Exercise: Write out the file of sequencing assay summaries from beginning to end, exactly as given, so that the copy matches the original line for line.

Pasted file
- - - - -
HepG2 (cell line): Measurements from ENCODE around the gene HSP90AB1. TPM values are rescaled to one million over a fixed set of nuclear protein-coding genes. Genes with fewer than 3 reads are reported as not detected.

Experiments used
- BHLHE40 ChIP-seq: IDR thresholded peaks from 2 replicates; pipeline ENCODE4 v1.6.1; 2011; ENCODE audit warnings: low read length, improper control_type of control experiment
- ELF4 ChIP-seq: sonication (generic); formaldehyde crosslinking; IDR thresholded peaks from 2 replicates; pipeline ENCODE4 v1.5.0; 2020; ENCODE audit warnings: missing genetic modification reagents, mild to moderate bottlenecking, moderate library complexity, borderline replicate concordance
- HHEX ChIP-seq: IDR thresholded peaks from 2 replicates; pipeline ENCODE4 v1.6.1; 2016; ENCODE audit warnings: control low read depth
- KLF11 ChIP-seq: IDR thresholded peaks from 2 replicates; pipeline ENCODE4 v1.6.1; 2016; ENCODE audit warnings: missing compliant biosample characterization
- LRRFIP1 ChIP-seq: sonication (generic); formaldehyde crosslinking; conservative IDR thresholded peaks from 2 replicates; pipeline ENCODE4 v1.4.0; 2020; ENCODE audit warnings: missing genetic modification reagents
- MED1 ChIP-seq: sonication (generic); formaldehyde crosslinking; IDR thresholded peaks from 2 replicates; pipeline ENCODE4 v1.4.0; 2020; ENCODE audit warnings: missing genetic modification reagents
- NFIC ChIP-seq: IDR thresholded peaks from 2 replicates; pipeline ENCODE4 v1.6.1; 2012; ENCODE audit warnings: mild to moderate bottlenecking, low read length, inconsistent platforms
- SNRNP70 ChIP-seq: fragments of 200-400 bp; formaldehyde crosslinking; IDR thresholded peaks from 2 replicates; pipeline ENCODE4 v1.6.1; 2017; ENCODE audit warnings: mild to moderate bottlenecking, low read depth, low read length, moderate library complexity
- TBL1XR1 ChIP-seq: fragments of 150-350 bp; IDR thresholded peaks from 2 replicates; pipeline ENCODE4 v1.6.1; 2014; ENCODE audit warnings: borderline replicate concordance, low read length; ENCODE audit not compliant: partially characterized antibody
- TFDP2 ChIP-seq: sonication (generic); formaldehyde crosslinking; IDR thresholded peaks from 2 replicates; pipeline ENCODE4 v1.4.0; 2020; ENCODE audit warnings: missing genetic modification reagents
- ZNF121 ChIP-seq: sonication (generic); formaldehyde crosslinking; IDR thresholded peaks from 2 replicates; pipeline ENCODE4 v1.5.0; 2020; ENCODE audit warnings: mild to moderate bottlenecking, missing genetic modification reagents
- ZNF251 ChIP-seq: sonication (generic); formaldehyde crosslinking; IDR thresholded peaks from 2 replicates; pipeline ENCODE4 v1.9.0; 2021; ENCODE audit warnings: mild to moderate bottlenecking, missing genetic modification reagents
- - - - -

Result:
HepG2 (cell line): Measurements from ENCODE around the gene HSP90AB1. TPM values are rescaled to one million over a fixed set of nuclear protein-coding genes. Genes with fewer than 3 reads are reported as not detected.

Experiments used
- BHLHE40 ChIP-seq: IDR thresholded peaks from 2 replicates; pipeline ENCODE4 v1.6.1; 2011; ENCODE audit warnings: low read length, improper control_type of control experiment
- ELF4 ChIP-seq: sonication (generic); formaldehyde crosslinking; IDR thresholded peaks from 2 replicates; pipeline ENCODE4 v1.5.0; 2020; ENCODE audit warnings: missing genetic modification reagents, mild to moderate bottlenecking, moderate library complexity, borderline replicate concordance
- HHEX ChIP-seq: IDR thresholded peaks from 2 replicates; pipeline ENCODE4 v1.6.1; 2016; ENCODE audit warnings: control low read depth
- KLF11 ChIP-seq: IDR thresholded peaks from 2 replicates; pipeline ENCODE4 v1.6.1; 2016; ENCODE audit warnings: missing compliant biosample characterization
- LRRFIP1 ChIP-seq: sonication (generic); formaldehyde crosslinking; conservative IDR thresholded peaks from 2 replicates; pipeline ENCODE4 v1.4.0; 2020; ENCODE audit warnings: missing genetic modification reagents
- MED1 ChIP-seq: sonication (generic); formaldehyde crosslinking; IDR thresholded peaks from 2 replicates; pipeline ENCODE4 v1.4.0; 2020; ENCODE audit warnings: missing genetic modification reagents
- NFIC ChIP-seq: IDR thresholded peaks from 2 replicates; pipeline ENCODE4 v1.6.1; 2012; ENCODE audit warnings: mild to moderate bottlenecking, low read length, inconsistent platforms
- SNRNP70 ChIP-seq: fragments of 200-400 bp; formaldehyde crosslinking; IDR thresholded peaks from 2 replicates; pipeline ENCODE4 v1.6.1; 2017; ENCODE audit warnings: mild to moderate bottlenecking, low read depth, low read length, moderate library complexity
- TBL1XR1 ChIP-seq: fragments of 150-350 bp; IDR thresholded peaks from 2 replicates; pipeline ENCODE4 v1.6.1; 2014; ENCODE audit warnings: borderline replicate concordance, low read length; ENCODE audit not compliant: partially characterized antibody
- TFDP2 ChIP-seq: sonication (generic); formaldehyde crosslinking; IDR thresholded peaks from 2 replicates; pipeline ENCODE4 v1.4.0; 2020; ENCODE audit warnings: missing genetic modification reagents
- ZNF121 ChIP-seq: sonication (generic); formaldehyde crosslinking; IDR thresholded peaks from 2 replicates; pipeline ENCODE4 v1.5.0; 2020; ENCODE audit warnings: mild to moderate bottlenecking, missing genetic modification reagents
- ZNF251 ChIP-seq: sonication (generic); formaldehyde crosslinking; IDR thresholded peaks from 2 replicates; pipeline ENCODE4 v1.9.0; 2021; ENCODE audit warnings: mild to moderate bottlenecking, missing genetic modification reagents